The 2 offers he has - do you need the EHCP to secure a place? Or do you live close enough to get in without? Obviously if you don't need the paperwork to get a place it takes the pressure off a bit....
zzzzz yes an EHCP doesn't cover an young person if they go to uni, but then again unis tend to have quite well developed support and mentoring schemes from what I can see. If they don't go to uni, they are covered to 25?
I believe the EHCP is focused on children/young adults who require significant levels of support and are unlikely to be able to attend university. It is in no way an equivalent to a statement. The mistak is to think if it in terms of a "rebranded statement". Many (most?) children with statements won't require an EHCP. The funding and support they require should be accessible direct from school, possibly with top up from LA in more extreme (i.e. Expensive) cases.
Many (most?) children with statements won't require an EHCP
Why's that zzzzz?
That's not the message I got from IPSEA.....maybe I wasn't listening hard enough tho!
Because the whole point of the change is that more funds are available within school without the need of a statement. My understanding is that EHCP is for a subset of the statements population. Were you under the impression they were the same thing? . What would have been the point of just changing the name????
Ah - I understood slightly differently - SEN Support is supposed to be the same as School Action/School Action Plus with a similar level of funding, and the LDA(?)/Statements now as EHCPs. The changes should make no difference to those with profound difficulties but the criteria are more flexible to allow for those who needed help, but didn't fit into academic criteria. Hopefully it will help autists in the mainstream who were easily overlooked in the statementing process....
I checked IPSEA's website and it says The expectation is that all children with a statement will be transitioned to an EHC plan unless there has been a change in their individual needs which mean they no longer need the same level of support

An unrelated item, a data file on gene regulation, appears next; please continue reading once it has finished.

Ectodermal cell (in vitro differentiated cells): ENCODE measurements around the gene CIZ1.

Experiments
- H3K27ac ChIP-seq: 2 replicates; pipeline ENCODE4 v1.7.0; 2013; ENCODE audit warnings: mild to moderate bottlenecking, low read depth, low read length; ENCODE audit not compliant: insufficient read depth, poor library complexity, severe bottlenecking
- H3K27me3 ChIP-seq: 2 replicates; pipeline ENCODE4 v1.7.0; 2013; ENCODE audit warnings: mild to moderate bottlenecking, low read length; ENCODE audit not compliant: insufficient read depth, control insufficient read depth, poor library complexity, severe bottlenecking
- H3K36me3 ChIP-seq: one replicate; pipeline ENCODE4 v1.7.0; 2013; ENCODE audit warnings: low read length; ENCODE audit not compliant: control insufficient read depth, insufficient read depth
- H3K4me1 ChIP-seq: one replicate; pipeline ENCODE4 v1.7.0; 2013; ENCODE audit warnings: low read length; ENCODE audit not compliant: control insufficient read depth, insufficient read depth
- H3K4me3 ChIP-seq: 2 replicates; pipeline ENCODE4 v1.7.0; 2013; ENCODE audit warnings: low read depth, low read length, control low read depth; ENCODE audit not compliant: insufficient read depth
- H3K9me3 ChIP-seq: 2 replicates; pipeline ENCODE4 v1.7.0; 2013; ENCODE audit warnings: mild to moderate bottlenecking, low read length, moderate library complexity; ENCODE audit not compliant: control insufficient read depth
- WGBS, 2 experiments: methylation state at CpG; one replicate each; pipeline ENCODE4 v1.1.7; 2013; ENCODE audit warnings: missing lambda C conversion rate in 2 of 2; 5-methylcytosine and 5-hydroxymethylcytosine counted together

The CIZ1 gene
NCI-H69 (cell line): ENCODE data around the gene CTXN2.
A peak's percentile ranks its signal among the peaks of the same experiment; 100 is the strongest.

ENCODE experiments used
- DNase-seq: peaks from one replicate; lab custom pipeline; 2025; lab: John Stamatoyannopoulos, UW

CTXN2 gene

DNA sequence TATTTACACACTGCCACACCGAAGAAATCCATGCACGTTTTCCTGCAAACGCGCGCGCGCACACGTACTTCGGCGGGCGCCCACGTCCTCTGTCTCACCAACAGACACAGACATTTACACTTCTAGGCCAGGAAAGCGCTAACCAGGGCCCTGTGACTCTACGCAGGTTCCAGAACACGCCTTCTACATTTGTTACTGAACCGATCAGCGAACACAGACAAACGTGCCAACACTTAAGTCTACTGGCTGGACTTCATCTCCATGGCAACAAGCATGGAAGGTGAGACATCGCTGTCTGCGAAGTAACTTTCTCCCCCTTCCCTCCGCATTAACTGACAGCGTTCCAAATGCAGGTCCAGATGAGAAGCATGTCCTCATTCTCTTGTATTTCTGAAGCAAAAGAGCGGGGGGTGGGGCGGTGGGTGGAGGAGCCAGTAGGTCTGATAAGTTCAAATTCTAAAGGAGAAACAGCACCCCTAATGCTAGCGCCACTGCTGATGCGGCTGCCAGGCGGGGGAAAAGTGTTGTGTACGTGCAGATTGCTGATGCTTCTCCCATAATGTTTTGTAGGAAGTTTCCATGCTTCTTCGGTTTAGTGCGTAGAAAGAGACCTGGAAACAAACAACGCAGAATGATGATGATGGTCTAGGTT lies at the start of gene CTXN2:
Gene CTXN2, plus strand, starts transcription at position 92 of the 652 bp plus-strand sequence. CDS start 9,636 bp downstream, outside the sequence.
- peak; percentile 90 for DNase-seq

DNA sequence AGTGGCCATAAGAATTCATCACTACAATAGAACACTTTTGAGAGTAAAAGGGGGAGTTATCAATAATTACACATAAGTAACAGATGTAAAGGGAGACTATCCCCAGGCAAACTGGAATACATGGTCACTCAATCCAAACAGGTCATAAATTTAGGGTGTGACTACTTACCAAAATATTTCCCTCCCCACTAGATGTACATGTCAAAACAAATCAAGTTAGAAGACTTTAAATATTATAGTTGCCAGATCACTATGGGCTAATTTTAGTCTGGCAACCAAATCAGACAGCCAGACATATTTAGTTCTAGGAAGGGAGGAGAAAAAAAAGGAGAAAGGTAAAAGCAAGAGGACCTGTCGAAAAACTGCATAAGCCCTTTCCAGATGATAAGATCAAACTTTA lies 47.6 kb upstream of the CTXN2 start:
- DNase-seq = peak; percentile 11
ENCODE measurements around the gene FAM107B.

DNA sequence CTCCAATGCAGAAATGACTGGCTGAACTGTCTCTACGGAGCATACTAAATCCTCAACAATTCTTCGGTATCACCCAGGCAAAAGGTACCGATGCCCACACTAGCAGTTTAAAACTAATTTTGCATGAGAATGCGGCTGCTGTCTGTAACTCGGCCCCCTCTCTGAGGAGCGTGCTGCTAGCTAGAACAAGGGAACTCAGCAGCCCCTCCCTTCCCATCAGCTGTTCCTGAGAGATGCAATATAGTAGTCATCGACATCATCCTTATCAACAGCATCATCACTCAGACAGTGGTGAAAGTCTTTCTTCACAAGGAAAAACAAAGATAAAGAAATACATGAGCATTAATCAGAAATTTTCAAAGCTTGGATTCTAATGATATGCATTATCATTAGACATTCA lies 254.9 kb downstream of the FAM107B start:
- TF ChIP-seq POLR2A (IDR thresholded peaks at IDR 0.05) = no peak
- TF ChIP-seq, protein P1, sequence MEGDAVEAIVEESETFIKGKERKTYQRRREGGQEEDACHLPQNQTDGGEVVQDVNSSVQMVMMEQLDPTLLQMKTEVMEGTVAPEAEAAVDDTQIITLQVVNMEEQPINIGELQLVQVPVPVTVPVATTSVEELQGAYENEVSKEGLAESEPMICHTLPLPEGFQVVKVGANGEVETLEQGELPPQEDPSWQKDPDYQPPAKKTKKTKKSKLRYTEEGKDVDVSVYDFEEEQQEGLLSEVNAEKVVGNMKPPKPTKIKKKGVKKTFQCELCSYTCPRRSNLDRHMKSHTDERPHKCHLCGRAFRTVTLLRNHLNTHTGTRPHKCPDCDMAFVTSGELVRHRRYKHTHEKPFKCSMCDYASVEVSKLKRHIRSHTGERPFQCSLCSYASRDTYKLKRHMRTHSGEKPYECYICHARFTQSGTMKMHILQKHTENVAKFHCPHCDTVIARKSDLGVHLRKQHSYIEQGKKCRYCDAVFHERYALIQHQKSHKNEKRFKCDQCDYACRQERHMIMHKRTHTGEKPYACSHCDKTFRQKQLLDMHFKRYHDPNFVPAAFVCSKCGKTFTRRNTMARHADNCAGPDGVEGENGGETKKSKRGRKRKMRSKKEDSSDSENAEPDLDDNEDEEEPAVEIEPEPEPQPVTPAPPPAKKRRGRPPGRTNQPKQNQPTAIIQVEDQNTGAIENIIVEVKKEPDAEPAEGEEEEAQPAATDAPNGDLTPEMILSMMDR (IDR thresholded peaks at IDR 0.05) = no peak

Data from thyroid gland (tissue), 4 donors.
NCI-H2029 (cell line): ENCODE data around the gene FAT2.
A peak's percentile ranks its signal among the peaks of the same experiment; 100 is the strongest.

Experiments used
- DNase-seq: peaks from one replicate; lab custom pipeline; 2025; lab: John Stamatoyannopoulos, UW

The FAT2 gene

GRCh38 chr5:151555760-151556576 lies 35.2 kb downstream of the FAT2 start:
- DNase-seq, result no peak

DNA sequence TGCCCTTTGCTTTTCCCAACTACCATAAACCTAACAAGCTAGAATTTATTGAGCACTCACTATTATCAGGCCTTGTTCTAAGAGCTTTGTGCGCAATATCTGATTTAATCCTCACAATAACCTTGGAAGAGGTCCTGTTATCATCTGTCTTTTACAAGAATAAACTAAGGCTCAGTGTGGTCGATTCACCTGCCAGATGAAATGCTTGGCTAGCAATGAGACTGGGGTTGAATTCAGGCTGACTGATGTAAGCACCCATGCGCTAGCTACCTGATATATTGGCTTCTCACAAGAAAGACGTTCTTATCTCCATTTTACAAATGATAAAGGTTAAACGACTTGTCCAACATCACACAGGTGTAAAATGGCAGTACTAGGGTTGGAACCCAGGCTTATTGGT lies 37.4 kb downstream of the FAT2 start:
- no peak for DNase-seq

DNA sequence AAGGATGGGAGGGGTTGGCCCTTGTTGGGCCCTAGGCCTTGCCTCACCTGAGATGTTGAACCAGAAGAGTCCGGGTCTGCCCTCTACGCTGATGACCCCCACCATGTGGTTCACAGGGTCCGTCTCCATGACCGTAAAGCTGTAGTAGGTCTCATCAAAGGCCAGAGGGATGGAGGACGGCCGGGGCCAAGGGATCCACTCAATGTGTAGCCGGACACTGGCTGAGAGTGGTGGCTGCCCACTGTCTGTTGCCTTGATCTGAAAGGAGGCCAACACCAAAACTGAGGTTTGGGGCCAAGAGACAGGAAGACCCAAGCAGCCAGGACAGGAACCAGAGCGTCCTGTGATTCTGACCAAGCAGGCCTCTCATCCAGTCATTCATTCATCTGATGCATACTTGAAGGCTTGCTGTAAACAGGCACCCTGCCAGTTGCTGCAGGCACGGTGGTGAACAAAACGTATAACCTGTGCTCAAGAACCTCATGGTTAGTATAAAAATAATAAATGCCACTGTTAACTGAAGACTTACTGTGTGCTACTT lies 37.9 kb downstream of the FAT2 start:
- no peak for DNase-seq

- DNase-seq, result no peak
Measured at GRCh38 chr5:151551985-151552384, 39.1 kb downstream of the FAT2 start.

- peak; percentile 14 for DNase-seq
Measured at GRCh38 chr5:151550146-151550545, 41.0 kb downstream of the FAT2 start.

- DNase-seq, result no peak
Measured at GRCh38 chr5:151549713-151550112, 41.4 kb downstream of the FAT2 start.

It wasn't just changing the name though. Statements were for education. And Ehcp brings t all together health and social and takes them up to 25, whereas a statement ended earlier?
In the letter in which they refused to issue an EHCP they should have given you details of the Mediation service, you need to contact the Mediation service directly rather than the LA to arrange mediation. It is a formality, you can just get the certificate rather than attending a mediation session (which usually just is a way of prolonging the arguing and stringing you along)
I was not aware that an EHCP was any harder to get than a statement, only that schools NOW have a larger overall SEN budget allocation, out of which the first 6,000 of any EHCP funding was already considered allocated which ironically means a SEN shortfall for many many schools with large numbers of statemented or EHCP pupils (. So the nominal amount per child was 6.000 whether they had an EHCP or not.)
Surely if more funding is already within the school budget then it follows that those with minimal financial needs will be catered for without the need for an EHCP? Here there is significantly more than the money within school too (e.g. DS had several thousand pounds in addition direct from LA to pay for his support without an EHCP). I'm not aware of the "health" side of EHCP being utilised at all in school age children here.
Schools don't get £6k per child on the SEN register. It's a lot less. It's a compound calculation which takes into account Free School Meals and SEN (?) and varies between schools. I can't find the reference now, but I think that the Parliamentary debates when the C&FA2014 was passed assumed that there would be about the same % of EHCP as statements.